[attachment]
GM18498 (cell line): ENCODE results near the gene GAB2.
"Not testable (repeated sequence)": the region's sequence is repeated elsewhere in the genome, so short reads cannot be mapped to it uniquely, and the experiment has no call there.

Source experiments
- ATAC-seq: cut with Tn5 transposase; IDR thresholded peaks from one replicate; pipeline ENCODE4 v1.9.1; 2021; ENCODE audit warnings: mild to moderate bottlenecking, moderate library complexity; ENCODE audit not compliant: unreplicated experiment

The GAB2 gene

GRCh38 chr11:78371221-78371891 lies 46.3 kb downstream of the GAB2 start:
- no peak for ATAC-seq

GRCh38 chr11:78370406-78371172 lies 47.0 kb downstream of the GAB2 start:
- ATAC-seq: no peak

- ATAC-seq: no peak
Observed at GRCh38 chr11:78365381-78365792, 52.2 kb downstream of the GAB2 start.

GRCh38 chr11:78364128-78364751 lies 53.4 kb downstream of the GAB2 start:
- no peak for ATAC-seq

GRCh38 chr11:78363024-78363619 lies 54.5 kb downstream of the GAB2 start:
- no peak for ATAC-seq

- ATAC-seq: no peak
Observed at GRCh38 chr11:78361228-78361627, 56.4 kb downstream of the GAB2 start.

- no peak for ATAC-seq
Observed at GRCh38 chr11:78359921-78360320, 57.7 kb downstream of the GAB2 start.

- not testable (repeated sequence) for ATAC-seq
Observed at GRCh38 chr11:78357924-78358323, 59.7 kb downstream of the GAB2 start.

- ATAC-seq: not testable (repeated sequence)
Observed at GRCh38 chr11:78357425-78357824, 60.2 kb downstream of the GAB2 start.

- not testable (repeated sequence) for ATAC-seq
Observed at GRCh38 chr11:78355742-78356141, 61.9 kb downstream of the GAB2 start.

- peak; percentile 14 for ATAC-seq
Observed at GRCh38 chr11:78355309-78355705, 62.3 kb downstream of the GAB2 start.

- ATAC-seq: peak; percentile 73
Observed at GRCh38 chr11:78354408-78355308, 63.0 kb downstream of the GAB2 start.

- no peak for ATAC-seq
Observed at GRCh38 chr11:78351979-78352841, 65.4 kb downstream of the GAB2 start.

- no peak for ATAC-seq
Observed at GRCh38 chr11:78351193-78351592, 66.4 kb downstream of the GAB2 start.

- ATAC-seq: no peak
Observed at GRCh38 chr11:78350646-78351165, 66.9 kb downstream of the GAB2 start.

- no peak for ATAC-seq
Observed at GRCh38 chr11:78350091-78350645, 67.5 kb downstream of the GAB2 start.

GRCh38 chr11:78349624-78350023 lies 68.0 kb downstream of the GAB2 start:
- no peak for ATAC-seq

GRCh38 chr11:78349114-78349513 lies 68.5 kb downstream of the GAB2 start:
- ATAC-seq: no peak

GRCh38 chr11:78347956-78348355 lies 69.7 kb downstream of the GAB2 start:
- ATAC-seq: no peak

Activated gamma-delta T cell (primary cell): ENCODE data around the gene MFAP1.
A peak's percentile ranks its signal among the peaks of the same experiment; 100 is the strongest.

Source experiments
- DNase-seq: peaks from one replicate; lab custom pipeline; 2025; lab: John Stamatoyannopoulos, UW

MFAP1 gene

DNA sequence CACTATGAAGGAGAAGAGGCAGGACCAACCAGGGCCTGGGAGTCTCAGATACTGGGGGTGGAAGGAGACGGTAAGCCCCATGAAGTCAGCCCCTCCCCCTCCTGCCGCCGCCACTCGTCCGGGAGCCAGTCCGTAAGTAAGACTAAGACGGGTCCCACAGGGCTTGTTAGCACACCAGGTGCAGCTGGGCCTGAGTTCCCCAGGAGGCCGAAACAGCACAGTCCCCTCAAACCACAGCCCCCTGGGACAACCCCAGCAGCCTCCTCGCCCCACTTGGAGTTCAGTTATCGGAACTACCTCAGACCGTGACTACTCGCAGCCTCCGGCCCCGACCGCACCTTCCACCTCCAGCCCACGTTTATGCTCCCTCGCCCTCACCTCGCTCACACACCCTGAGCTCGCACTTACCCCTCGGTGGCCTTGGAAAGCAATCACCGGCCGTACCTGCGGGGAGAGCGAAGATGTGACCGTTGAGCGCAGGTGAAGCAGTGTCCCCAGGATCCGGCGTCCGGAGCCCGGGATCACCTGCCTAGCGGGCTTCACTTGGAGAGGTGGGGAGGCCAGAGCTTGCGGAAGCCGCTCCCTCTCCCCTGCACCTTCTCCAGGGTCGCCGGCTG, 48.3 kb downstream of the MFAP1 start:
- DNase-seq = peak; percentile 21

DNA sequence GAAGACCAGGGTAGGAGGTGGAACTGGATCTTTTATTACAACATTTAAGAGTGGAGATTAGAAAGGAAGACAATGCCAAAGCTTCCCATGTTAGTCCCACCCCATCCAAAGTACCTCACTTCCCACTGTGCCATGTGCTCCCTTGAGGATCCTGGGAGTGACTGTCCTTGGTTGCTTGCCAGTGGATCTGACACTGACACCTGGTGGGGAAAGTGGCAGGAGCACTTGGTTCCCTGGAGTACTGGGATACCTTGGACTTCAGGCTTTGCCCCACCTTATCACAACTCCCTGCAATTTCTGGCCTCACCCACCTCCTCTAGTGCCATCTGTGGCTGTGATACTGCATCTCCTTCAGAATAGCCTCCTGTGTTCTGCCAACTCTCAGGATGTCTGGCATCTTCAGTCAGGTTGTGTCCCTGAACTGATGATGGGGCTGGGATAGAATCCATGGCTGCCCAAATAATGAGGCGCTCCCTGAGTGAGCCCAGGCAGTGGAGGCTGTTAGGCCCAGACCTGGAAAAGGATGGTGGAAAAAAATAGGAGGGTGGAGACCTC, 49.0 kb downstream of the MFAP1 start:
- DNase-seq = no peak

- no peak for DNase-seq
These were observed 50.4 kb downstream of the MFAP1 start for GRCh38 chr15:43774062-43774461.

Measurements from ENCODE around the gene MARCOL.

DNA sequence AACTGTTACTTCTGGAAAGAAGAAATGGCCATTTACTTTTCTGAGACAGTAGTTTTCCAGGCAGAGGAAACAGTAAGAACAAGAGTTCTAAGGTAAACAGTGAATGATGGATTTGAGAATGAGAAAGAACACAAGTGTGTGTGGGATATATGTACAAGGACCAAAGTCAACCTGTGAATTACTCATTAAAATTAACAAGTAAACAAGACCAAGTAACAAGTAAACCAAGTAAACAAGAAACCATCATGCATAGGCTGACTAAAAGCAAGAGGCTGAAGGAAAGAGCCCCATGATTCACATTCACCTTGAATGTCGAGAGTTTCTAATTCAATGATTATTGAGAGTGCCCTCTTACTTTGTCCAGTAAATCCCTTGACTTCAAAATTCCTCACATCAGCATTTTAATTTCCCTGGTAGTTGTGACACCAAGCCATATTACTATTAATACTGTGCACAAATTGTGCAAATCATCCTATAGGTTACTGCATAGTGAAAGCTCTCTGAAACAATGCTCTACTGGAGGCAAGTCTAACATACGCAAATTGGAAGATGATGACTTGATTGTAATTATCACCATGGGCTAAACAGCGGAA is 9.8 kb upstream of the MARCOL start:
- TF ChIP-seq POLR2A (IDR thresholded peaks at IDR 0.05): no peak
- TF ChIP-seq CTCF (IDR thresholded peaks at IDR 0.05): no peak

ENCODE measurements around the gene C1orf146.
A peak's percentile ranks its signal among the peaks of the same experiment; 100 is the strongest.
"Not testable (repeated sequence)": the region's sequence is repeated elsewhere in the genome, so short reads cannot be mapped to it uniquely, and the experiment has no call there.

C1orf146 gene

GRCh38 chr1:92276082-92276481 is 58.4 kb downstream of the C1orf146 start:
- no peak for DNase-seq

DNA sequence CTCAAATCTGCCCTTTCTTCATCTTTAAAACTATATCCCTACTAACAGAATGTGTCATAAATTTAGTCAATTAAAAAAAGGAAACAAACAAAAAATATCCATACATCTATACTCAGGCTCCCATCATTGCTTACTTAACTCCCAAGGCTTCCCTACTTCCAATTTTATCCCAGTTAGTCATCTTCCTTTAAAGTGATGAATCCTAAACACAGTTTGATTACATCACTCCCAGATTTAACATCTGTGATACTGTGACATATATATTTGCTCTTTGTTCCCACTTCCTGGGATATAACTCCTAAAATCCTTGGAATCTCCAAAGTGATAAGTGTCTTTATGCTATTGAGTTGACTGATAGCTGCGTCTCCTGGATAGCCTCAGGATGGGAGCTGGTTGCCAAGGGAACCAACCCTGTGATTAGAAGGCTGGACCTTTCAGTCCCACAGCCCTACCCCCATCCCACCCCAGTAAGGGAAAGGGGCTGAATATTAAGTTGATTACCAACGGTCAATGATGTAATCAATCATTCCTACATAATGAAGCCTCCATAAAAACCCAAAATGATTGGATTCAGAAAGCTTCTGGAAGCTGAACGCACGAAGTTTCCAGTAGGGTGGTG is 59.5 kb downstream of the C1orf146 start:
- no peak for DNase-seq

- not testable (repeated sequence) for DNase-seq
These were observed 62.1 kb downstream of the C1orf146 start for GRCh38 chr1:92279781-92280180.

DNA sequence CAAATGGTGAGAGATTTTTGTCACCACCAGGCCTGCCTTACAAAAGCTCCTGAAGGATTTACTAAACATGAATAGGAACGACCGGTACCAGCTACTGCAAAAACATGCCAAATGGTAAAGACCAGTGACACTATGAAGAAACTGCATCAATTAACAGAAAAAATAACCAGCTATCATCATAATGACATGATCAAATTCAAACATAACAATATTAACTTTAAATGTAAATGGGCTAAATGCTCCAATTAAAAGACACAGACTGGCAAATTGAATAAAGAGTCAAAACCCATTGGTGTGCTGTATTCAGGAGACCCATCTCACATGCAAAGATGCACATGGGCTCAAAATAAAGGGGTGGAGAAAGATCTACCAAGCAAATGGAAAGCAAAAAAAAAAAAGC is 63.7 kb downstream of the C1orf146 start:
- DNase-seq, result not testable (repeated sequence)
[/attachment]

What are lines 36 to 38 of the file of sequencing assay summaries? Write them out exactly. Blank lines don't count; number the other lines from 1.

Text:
- no peak for ATAC-seq
Observed at GRCh38 chr11:78350091-78350645, 67.5 kb downstream of the GAB2 start.

GRCh38 chr11:78349624-78350023 lies 68.0 kb downstream of the GAB2 start: